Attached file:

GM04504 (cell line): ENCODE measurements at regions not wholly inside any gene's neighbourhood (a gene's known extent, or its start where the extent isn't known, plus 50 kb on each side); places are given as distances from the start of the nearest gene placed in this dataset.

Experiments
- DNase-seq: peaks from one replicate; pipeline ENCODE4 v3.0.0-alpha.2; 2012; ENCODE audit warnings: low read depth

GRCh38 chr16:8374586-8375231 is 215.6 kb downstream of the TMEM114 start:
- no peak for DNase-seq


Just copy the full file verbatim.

GM04504 (cell line): ENCODE measurements at regions not wholly inside any gene's neighbourhood (a gene's known extent, or its start where the extent isn't known, plus 50 kb on each side); places are given as distances from the start of the nearest gene placed in this dataset.

Experiments
- DNase-seq: peaks from one replicate; pipeline ENCODE4 v3.0.0-alpha.2; 2012; ENCODE audit warnings: low read depth

GRCh38 chr16:8374586-8375231 is 215.6 kb downstream of the TMEM114 start:
- no peak for DNase-seq